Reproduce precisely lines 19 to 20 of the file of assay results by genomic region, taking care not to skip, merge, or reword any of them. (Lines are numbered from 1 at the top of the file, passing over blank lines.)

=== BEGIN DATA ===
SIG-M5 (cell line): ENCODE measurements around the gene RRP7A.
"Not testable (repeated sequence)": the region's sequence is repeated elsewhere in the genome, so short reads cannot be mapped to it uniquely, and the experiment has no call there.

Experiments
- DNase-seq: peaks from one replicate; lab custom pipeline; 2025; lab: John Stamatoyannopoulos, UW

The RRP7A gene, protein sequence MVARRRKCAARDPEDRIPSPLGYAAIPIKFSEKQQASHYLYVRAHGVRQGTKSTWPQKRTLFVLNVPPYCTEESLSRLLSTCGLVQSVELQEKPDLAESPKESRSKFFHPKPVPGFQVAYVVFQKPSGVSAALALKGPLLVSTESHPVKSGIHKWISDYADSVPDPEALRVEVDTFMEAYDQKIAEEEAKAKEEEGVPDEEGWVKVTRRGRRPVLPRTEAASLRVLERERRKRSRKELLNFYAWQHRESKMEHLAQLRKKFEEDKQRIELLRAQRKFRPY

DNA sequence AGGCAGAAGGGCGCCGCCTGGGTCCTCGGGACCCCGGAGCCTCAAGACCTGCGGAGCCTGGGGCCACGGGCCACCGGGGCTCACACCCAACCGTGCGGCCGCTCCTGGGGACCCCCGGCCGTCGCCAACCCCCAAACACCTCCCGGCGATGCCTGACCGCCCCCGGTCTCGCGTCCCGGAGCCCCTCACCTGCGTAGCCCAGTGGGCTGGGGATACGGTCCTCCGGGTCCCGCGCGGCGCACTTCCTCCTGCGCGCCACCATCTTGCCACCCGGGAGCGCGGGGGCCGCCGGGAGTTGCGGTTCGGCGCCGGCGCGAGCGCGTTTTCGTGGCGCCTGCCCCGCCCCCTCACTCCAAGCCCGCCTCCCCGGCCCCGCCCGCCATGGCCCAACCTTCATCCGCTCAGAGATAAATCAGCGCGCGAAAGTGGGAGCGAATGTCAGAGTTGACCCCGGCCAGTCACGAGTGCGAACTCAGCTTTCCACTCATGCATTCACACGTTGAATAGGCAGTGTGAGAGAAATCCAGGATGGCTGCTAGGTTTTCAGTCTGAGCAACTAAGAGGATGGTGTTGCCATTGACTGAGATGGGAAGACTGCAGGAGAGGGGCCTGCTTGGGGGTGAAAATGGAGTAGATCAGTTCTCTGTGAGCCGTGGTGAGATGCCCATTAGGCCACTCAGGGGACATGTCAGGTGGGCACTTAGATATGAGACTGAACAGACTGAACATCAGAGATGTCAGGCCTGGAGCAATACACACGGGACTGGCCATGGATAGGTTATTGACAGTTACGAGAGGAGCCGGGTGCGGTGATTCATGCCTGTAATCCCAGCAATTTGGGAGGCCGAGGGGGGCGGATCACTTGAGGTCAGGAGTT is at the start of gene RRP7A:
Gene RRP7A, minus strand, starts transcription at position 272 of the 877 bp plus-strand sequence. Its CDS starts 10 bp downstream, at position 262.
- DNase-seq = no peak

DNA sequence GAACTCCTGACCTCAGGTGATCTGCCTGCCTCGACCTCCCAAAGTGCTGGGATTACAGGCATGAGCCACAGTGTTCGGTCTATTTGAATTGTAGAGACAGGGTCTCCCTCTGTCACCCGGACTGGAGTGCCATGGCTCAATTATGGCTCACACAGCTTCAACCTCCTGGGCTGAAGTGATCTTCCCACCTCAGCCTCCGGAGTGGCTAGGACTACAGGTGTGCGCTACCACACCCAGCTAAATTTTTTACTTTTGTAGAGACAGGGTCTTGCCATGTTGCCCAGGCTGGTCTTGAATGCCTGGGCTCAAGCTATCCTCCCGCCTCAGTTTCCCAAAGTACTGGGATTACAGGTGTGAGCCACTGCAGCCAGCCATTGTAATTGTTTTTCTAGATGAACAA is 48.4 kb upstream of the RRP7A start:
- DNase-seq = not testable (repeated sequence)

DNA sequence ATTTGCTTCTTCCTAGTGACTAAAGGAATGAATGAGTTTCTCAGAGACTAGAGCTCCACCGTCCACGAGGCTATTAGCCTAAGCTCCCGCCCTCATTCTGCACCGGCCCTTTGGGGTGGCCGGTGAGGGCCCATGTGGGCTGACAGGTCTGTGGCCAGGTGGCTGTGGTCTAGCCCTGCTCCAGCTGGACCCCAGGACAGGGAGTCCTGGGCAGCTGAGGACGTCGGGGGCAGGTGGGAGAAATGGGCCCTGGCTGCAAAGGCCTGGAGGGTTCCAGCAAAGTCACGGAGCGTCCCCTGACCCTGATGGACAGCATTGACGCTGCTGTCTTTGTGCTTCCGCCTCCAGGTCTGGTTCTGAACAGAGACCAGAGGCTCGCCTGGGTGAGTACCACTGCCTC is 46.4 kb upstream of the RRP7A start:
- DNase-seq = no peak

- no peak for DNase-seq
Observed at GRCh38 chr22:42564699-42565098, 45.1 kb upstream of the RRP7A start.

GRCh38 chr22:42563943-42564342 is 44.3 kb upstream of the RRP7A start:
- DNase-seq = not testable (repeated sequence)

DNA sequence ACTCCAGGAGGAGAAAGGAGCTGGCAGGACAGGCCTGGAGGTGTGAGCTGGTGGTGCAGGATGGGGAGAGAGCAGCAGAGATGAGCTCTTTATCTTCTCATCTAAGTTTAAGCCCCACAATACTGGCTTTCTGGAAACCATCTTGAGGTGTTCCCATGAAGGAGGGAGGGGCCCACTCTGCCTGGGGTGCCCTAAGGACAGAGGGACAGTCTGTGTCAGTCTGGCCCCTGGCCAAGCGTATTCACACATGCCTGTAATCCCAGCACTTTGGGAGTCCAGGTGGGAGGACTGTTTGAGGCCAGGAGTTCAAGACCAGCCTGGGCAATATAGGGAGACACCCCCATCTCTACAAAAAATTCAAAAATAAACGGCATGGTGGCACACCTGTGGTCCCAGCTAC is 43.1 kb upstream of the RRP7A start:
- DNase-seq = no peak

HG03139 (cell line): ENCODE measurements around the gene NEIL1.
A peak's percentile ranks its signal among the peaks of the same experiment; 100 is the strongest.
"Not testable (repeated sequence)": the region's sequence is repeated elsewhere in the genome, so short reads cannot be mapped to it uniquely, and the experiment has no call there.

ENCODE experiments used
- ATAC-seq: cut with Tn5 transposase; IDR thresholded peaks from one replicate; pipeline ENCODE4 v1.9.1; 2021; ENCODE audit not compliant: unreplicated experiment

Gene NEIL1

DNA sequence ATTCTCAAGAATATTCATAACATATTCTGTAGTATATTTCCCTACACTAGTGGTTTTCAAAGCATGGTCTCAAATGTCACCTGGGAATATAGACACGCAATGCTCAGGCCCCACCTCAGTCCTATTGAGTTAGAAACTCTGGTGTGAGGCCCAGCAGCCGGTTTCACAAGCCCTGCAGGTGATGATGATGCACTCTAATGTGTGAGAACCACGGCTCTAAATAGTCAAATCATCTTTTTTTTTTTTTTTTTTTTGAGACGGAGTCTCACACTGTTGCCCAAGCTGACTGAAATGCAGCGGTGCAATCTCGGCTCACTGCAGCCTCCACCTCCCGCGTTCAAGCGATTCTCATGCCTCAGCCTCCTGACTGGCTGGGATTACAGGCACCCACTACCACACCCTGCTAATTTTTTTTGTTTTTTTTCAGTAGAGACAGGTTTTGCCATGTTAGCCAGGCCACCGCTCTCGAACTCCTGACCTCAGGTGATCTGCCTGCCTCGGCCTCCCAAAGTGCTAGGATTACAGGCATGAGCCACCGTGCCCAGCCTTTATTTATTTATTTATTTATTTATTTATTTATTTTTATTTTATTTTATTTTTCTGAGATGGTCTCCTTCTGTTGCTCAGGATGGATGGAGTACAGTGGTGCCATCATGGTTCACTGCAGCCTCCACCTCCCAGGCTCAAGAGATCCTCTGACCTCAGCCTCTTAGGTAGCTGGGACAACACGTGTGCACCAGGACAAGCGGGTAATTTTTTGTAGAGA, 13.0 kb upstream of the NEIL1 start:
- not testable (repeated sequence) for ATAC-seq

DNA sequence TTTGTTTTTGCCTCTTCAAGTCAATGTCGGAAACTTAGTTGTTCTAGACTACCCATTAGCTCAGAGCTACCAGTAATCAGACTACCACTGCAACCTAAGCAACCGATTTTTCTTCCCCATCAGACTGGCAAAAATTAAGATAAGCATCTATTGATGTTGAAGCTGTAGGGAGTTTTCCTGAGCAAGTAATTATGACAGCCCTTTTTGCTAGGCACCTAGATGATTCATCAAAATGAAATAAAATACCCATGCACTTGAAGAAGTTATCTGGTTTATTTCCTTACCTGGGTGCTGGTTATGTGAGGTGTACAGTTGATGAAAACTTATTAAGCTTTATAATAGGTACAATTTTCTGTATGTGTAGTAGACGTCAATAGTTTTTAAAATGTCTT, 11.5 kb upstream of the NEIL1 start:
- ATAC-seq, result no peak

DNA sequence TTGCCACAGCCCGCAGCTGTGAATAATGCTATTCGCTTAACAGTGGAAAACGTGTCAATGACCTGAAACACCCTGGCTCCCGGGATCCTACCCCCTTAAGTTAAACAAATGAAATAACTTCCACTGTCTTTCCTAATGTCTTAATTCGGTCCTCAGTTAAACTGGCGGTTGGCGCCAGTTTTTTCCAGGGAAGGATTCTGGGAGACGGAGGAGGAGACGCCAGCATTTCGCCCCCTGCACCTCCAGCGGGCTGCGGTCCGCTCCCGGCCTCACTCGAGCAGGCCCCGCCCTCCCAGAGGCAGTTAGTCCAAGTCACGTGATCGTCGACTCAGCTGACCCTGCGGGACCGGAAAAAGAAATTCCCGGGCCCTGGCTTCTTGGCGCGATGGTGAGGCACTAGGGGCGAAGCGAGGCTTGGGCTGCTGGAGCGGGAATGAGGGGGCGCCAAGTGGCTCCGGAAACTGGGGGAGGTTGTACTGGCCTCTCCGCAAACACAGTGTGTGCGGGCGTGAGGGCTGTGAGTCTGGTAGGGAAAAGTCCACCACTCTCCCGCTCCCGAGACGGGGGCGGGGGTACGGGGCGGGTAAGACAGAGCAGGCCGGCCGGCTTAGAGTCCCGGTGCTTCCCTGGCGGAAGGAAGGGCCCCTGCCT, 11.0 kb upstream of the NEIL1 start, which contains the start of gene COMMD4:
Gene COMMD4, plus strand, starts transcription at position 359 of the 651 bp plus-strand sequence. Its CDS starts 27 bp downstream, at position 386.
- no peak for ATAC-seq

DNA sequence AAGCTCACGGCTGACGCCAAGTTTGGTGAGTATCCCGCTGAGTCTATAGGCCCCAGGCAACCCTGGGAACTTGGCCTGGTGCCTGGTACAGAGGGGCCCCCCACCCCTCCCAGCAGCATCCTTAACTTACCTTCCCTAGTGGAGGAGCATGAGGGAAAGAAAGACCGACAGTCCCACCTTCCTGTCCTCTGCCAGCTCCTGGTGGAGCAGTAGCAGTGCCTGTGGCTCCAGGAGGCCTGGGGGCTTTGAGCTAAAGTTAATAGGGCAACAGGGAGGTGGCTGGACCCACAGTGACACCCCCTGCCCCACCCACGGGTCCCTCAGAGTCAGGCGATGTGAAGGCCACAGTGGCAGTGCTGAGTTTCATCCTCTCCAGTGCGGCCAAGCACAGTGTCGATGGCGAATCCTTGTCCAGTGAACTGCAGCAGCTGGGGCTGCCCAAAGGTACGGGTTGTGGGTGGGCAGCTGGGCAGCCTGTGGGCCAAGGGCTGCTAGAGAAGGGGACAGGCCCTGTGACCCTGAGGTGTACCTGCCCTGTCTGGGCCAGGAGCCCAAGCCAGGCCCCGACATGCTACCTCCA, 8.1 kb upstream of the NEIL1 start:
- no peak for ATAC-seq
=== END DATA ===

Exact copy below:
HG03139 (cell line): ENCODE measurements around the gene NEIL1.
A peak's percentile ranks its signal among the peaks of the same experiment; 100 is the strongest.